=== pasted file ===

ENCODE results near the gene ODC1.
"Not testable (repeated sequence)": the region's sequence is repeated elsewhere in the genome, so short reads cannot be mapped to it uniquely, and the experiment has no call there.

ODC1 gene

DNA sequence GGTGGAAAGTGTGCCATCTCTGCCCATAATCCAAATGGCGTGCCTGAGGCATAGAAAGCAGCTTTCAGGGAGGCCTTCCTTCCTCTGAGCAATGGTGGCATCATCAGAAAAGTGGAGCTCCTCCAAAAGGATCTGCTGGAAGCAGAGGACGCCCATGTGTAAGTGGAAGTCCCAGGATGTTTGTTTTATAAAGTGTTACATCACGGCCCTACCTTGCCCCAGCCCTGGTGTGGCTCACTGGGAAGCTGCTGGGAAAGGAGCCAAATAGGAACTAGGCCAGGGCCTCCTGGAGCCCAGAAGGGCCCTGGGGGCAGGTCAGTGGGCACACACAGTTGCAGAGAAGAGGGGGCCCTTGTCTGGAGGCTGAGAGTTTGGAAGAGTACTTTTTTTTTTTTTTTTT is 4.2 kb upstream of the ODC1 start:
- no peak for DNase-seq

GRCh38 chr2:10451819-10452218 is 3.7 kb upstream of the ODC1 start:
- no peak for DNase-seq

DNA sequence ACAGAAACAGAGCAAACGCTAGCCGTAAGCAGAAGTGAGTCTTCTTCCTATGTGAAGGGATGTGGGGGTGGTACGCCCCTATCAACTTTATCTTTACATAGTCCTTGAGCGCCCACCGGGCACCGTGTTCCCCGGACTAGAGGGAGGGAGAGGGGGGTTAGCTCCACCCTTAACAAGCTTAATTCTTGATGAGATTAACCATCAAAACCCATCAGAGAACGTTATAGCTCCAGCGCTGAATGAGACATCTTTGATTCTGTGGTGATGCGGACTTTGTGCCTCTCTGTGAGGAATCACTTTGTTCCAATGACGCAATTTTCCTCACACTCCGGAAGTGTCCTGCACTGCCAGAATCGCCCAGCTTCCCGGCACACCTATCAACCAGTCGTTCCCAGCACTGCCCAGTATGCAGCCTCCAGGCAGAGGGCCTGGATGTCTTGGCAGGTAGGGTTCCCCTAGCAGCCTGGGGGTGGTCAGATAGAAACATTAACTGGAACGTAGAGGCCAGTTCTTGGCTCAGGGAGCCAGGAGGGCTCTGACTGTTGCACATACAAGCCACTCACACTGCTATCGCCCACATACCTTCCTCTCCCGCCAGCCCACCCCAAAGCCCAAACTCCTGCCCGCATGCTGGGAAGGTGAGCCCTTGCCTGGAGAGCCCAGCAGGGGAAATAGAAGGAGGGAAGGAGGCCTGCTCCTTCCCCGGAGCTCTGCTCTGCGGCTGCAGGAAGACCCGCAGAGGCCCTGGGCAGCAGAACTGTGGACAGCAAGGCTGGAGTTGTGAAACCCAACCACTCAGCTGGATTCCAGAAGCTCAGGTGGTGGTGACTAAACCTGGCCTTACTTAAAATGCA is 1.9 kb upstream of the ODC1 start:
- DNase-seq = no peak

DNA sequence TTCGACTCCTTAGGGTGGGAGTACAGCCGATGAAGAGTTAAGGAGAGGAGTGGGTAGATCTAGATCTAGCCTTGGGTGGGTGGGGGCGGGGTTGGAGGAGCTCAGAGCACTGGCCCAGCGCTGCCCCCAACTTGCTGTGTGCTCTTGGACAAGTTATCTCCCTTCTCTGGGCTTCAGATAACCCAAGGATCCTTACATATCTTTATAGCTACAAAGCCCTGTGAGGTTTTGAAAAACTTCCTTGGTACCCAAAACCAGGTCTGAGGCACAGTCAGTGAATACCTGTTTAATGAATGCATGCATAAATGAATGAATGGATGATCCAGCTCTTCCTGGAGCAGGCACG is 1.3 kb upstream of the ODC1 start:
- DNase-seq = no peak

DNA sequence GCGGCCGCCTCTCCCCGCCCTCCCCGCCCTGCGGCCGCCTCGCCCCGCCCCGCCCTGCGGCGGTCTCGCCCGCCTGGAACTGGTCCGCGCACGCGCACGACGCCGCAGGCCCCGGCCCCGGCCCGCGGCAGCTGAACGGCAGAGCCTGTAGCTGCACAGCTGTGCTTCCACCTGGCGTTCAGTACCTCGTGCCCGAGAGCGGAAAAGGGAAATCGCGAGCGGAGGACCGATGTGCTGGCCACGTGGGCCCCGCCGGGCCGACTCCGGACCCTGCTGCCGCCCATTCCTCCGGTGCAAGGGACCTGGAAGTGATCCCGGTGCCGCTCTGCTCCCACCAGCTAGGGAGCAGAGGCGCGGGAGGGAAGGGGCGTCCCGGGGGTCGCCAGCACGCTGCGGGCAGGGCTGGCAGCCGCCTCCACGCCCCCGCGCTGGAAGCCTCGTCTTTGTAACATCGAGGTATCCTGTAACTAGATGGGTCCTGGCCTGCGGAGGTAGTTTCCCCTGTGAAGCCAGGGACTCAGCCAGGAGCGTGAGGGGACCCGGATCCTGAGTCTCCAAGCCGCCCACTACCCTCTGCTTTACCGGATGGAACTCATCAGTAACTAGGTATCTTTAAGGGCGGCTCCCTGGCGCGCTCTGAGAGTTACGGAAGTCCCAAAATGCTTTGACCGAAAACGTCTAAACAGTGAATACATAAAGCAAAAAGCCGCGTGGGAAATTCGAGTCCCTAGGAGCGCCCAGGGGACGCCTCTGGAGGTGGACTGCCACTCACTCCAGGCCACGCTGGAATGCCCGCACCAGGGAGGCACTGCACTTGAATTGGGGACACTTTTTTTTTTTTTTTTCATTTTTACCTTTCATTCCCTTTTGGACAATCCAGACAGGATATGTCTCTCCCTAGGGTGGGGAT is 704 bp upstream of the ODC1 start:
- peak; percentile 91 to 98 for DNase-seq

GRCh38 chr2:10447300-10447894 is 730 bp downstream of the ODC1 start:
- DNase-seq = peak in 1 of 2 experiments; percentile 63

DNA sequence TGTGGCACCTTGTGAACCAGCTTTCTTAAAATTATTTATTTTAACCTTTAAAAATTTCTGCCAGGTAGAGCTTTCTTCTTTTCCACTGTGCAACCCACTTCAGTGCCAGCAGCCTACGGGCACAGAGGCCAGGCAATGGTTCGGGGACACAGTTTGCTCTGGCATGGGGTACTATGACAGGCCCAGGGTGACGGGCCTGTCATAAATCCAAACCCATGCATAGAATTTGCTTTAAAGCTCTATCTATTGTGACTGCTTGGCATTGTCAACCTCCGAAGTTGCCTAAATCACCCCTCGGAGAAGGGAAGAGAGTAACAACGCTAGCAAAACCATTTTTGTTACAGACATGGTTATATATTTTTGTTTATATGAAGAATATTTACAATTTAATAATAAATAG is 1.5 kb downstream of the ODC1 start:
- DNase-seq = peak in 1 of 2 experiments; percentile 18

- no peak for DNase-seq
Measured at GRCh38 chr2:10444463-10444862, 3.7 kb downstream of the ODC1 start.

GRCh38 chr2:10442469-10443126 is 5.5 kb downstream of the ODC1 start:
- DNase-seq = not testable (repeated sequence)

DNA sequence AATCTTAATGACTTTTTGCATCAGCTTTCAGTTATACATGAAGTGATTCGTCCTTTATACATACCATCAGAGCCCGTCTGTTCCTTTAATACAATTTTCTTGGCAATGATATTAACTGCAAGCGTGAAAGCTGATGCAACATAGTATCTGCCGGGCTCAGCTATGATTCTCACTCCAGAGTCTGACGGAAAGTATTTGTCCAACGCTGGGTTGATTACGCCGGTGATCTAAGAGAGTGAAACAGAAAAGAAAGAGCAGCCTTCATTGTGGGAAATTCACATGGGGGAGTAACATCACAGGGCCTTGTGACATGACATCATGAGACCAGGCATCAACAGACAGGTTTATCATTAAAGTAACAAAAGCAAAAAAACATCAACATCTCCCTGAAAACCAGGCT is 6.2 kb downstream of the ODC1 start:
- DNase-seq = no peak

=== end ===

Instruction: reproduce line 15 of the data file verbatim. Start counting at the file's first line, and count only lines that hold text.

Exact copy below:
- DNase-seq = peak in 1 of 2 experiments; percentile 63